Macey, Mackenzie, and Madeline Garrison are among the rarest triplets in the world
After birth, their biological mother decided she couldn’t care for them. Darla and Jeff Garrison, from Iowa, decided to foster them, recognizing the urgency for the girls to locate a good home. According to the outlet, the two already had three sons.
Macey and Mackenzie, the conjoined twins, underwent operations to become separated weeks after they were born.
Mackenzie went home after six weeks in medical care, and Macey came home a month later.
“We’d fallen in love with them. Our boys were so happy to have three sisters,” Darla told Closer magazine.
The Garrisons adopted all three girls two years after the operation, People magazine reported.
Then, they moved from California to a farm in Iowa. Linda Kontis, the co-founder of the foster-care agency that placed them, said the three have thrived since then.
“When you raise children who are handicapped in any way, when they’re surrounded by people who treat them like regular kids, that becomes how they see themselves,” Kontis said. “It wasn’t just Darla and Jeff, they took in these girls as a family unit. And that’s why they re fabulous kids today.”
Regarding their biological parents, the two had drug problems and didn’t see a doctor during their mother’s pregnancy.
But Children’s Hospital Los Angeles Pediatric Surgeon James Stein said conjoined twins Macey and Mackenzie had to overcome a lot to be equal with their peers.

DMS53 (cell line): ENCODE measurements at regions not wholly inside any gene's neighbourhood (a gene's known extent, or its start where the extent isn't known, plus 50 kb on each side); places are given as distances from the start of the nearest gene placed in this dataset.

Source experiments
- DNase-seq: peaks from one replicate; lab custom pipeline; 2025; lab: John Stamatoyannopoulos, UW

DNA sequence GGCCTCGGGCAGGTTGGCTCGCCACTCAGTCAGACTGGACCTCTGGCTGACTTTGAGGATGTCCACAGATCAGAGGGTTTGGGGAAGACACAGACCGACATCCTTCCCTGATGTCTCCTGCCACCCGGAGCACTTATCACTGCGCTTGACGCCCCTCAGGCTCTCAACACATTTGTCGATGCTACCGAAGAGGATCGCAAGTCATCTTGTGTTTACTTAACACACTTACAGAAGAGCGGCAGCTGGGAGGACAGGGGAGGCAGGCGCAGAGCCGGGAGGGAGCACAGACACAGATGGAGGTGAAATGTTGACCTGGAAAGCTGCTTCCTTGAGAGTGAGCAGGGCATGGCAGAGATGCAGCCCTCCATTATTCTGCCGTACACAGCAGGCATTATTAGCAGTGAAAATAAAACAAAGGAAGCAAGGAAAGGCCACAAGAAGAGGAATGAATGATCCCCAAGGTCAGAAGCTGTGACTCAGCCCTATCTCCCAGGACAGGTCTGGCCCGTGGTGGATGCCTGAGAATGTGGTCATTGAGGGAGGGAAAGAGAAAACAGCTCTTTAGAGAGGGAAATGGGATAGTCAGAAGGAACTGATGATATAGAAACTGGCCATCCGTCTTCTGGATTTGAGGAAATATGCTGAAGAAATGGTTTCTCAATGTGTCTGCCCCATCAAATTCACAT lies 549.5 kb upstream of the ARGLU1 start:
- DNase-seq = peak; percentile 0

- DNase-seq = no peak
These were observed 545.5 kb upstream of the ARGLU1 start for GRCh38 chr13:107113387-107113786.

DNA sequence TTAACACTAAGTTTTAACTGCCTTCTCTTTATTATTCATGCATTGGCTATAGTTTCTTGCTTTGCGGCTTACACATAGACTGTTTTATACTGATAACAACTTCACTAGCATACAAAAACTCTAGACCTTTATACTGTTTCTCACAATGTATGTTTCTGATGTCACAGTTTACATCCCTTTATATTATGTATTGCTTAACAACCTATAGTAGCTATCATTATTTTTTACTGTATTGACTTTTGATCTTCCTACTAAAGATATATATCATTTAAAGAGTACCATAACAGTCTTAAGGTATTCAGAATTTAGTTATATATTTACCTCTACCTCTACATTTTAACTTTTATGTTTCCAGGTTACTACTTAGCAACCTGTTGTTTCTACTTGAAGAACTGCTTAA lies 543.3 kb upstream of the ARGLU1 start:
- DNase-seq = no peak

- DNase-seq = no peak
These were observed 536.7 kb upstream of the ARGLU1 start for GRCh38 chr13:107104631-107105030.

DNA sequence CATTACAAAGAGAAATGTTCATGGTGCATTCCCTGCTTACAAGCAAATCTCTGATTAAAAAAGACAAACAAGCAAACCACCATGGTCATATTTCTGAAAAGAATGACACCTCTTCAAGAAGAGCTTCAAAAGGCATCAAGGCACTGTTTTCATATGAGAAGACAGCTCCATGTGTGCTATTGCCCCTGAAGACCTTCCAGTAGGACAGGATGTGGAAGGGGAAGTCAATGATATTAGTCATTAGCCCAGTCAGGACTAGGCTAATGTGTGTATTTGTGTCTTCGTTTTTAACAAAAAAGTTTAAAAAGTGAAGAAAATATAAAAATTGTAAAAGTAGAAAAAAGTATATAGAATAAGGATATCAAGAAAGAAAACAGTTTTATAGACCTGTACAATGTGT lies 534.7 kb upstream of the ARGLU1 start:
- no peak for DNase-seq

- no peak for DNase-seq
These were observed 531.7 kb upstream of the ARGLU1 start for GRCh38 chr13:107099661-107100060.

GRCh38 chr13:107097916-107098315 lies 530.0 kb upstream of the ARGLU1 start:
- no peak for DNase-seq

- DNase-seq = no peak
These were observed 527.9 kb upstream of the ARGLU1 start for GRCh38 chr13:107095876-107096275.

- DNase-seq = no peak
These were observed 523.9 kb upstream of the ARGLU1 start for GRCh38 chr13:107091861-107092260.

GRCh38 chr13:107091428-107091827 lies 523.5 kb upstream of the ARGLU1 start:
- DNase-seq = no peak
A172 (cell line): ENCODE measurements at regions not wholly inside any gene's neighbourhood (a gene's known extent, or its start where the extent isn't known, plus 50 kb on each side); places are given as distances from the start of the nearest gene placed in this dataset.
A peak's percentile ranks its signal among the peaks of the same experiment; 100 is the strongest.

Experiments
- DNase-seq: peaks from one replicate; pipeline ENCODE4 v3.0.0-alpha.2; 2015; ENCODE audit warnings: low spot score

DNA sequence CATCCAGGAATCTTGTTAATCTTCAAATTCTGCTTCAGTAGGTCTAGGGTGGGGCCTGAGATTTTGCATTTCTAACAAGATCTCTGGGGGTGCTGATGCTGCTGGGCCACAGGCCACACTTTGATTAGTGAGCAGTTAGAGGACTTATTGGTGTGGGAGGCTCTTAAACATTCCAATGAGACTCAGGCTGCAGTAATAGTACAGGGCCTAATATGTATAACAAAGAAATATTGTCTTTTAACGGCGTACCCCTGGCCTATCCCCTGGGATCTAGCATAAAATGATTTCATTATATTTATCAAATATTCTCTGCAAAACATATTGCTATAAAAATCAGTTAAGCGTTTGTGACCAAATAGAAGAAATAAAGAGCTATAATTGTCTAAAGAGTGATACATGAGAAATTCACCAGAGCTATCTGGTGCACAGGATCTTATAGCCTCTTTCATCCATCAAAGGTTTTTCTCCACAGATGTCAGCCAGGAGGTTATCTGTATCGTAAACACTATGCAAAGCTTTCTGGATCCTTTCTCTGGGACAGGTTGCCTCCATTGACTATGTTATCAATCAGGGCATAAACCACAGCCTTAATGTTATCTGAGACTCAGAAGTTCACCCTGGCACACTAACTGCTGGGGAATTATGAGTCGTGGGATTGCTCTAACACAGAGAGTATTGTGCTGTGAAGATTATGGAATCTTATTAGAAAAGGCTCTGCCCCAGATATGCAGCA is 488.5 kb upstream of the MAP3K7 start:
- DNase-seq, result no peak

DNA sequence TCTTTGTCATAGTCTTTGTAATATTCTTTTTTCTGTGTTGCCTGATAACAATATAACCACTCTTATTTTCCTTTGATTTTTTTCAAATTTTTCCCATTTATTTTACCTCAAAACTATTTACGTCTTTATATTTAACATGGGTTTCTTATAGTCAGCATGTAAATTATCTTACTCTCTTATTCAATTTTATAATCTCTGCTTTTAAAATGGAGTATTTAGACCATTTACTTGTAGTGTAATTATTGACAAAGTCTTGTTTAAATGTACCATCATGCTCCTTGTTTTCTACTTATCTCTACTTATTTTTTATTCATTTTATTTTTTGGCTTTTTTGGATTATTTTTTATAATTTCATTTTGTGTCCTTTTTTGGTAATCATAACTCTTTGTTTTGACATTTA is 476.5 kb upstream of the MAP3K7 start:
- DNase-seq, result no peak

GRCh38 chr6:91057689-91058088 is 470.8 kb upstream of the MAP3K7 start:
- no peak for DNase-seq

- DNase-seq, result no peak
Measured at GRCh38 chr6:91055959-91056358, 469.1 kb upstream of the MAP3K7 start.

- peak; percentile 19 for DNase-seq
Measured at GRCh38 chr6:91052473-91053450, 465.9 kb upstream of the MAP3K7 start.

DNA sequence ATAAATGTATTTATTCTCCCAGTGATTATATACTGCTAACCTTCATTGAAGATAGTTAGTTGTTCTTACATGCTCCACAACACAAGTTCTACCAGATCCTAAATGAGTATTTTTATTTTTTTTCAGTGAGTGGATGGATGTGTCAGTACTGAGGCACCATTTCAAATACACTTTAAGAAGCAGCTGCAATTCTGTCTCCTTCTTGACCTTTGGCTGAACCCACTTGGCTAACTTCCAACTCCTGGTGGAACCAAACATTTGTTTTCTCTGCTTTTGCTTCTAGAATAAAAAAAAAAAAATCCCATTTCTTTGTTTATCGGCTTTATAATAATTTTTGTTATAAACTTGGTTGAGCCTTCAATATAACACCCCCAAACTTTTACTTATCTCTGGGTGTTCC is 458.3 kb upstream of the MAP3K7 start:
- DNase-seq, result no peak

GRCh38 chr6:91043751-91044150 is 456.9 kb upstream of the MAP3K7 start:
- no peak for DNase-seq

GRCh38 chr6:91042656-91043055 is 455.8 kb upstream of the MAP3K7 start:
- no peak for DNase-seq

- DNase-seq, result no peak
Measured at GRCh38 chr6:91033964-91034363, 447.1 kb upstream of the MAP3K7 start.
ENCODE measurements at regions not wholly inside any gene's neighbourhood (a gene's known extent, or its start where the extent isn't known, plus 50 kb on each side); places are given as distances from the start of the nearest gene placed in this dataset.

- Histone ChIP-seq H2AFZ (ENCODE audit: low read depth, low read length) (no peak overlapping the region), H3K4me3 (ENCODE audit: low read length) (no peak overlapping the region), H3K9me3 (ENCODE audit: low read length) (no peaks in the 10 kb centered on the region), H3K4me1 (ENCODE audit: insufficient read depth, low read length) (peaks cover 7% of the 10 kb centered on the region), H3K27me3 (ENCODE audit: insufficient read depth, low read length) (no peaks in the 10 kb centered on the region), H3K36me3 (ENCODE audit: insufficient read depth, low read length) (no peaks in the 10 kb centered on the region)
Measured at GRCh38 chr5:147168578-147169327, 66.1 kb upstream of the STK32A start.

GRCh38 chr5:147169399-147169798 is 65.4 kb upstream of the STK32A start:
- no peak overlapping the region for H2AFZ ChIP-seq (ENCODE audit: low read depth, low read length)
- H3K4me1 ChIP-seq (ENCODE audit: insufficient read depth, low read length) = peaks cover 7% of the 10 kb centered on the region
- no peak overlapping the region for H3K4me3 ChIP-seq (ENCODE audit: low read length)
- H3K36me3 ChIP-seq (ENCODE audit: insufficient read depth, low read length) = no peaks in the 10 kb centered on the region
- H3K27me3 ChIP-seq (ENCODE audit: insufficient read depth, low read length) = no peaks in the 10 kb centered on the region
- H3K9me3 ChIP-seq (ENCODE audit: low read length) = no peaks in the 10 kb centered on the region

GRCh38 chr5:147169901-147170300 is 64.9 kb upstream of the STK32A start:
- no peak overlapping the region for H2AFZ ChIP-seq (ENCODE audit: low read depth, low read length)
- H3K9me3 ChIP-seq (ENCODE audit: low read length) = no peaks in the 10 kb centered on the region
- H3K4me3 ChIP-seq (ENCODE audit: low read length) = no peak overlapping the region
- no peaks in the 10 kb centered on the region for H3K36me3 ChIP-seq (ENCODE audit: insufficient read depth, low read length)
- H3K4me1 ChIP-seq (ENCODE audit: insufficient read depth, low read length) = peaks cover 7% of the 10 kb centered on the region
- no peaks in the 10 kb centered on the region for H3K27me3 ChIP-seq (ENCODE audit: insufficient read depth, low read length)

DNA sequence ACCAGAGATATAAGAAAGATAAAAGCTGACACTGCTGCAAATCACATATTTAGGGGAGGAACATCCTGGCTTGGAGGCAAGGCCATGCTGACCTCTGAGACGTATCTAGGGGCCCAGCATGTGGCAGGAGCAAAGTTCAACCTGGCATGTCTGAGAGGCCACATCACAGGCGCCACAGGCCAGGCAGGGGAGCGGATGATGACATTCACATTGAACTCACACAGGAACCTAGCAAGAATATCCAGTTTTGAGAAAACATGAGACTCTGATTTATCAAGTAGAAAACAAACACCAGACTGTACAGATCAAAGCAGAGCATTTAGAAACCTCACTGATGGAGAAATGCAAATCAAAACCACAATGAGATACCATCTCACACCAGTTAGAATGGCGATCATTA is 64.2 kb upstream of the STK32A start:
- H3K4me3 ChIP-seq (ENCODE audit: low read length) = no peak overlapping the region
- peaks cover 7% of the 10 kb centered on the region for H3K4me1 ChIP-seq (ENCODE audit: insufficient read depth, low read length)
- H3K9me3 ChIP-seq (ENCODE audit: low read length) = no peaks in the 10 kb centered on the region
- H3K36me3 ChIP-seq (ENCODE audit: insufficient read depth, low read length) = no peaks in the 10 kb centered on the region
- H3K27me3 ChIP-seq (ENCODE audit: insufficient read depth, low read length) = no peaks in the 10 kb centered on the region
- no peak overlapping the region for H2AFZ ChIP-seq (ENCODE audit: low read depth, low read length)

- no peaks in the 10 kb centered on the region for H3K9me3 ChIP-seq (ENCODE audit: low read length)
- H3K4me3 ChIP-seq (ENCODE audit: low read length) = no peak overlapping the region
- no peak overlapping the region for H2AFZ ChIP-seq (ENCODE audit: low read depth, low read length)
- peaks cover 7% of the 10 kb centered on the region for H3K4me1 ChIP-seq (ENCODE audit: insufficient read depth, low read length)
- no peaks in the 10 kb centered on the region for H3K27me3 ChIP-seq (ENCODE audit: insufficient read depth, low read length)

“The girls have succeeded through hard work and the commitment by their family. Their progression is wonderful and inspiring,” he told People magazine.
“I see them actually maturing,” added Darla. “Now that I’m in school, I’m not as available, and they’ve really stepped up. They’re pretty proud of that. They do a lot for 10-year-olds, really.”
She said the three have embraced household chores, and she added that due to their rapid growth, Macey and Mackenzie had to swap prosthetic limbs several times per year.
What’s more, when she went back to college to study, Darla said the girls began becoming more studious themselves.
“We’re not to the point yet where they can just go out and about with their prosthetic legs,” Darla said. “It’s a balance issue. You have to train and train, and that’s what we’re doing with them at school.”
After adoption, the parents weren’t sure what would happen.
“We had no idea what to expect – but they only needed someone who loved them. We got Madeline when she was four days old and Macey and Mackenzie came to us after four weeks,” Darla told Closer.
Darla added: “[Madeline] says she wishes she had one leg, and hops around. But she’s starting to realise she’s the lucky one.”
Madeline also loves to ride horses and has been helping her sisters ride.
Added Darla: “They were scared at first, but Madeline has been a wonderful teacher.”
Mackenzie noted: “I wish I could ride a bike like Madeline. But I can jump five times with my skipping rope on one leg.”
The mother noted that the girls will have a normal life expectancy but suffer from severe scoliosis and will need spine-straightening surgery
“They have frequent tests to make sure they’re growing properly, but there’s no reason why they can’t have a long, happy life,” she explained.